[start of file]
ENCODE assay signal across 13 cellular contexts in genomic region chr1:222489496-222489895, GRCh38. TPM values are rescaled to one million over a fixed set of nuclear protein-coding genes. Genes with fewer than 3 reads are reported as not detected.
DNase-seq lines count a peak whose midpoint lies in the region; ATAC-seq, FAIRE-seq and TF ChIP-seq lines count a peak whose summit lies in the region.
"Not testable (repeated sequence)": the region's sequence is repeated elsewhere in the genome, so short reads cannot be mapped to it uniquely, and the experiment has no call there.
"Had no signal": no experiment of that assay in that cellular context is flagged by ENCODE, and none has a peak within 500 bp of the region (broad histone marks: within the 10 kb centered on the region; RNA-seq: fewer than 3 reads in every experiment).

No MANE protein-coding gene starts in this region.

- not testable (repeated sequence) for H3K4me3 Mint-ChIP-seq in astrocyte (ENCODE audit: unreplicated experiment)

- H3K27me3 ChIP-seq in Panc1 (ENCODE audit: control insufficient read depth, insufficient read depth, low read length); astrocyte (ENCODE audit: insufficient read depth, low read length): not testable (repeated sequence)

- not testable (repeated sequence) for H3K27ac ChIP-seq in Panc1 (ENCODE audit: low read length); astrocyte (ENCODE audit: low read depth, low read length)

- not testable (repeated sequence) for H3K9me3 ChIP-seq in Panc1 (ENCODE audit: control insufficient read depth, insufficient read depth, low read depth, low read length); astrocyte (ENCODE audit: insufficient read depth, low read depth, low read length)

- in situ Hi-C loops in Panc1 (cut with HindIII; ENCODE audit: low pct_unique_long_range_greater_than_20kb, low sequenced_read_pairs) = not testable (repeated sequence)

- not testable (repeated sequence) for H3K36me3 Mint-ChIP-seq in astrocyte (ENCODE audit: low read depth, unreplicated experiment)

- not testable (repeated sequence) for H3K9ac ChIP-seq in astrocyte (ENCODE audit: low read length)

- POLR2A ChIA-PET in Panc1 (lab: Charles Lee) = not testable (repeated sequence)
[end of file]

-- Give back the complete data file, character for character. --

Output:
ENCODE assay signal across 13 cellular contexts in genomic region chr1:222489496-222489895, GRCh38. TPM values are rescaled to one million over a fixed set of nuclear protein-coding genes. Genes with fewer than 3 reads are reported as not detected.
DNase-seq lines count a peak whose midpoint lies in the region; ATAC-seq, FAIRE-seq and TF ChIP-seq lines count a peak whose summit lies in the region.
"Not testable (repeated sequence)": the region's sequence is repeated elsewhere in the genome, so short reads cannot be mapped to it uniquely, and the experiment has no call there.
"Had no signal": no experiment of that assay in that cellular context is flagged by ENCODE, and none has a peak within 500 bp of the region (broad histone marks: within the 10 kb centered on the region; RNA-seq: fewer than 3 reads in every experiment).

No MANE protein-coding gene starts in this region.

- not testable (repeated sequence) for H3K4me3 Mint-ChIP-seq in astrocyte (ENCODE audit: unreplicated experiment)

- H3K27me3 ChIP-seq in Panc1 (ENCODE audit: control insufficient read depth, insufficient read depth, low read length); astrocyte (ENCODE audit: insufficient read depth, low read length): not testable (repeated sequence)

- not testable (repeated sequence) for H3K27ac ChIP-seq in Panc1 (ENCODE audit: low read length); astrocyte (ENCODE audit: low read depth, low read length)

- not testable (repeated sequence) for H3K9me3 ChIP-seq in Panc1 (ENCODE audit: control insufficient read depth, insufficient read depth, low read depth, low read length); astrocyte (ENCODE audit: insufficient read depth, low read depth, low read length)

- in situ Hi-C loops in Panc1 (cut with HindIII; ENCODE audit: low pct_unique_long_range_greater_than_20kb, low sequenced_read_pairs) = not testable (repeated sequence)

- not testable (repeated sequence) for H3K36me3 Mint-ChIP-seq in astrocyte (ENCODE audit: low read depth, unreplicated experiment)

- not testable (repeated sequence) for H3K9ac ChIP-seq in astrocyte (ENCODE audit: low read length)

- POLR2A ChIA-PET in Panc1 (lab: Charles Lee) = not testable (repeated sequence)